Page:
One of my courses this past semester was CS761, “Advanced Machine Learning”. The idea of the course was to present some of the mathematical and statistical theory underlying machine learning. It was taught by Dr. Xiaojin (Jerry) Zhu.
One of the things we had to do was a course project. Since CS761 was a theory course, the project needed to be of a theoretical nature. Rather than merely applying machine learning to some problem, we were expected to peruse the theoretical machine learning literature and try making some contribution to the research.
Three weeks before the semester ended—after much procrastination—I finally buckled down and got to work. I teamed up with Parikshit Sharma; we had both, independently, stumbled on the topic of spectral methods for latent variable models, and decided to pursue possibilities in that area.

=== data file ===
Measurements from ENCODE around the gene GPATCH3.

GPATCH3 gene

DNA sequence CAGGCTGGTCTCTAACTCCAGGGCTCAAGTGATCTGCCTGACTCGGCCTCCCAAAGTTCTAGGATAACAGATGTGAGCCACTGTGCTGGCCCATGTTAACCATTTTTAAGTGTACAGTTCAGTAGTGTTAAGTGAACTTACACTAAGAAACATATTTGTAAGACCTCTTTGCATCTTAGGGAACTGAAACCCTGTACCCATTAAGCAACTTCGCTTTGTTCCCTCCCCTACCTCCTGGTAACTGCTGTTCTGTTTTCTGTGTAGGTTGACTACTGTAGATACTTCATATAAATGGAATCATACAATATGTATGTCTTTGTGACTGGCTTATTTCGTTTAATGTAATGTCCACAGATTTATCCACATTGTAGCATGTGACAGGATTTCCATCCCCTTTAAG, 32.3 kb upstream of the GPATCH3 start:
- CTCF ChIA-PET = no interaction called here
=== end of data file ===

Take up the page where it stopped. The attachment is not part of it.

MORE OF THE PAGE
The main idea is that we can sometimes learn the parameters of a Bayesian network by computing a spectral decomposition of certain empirical moment tensors obtained from the data. Parikshit and I tried to do this for new kinds of Bayesian networks. We were not ultimately successful; however, the project was still an instructive exercise, and I feel like I got pretty familiar with the subject matter.
I felt kind of proud of our work. And it got a decent score. So I’ve decided to post it here.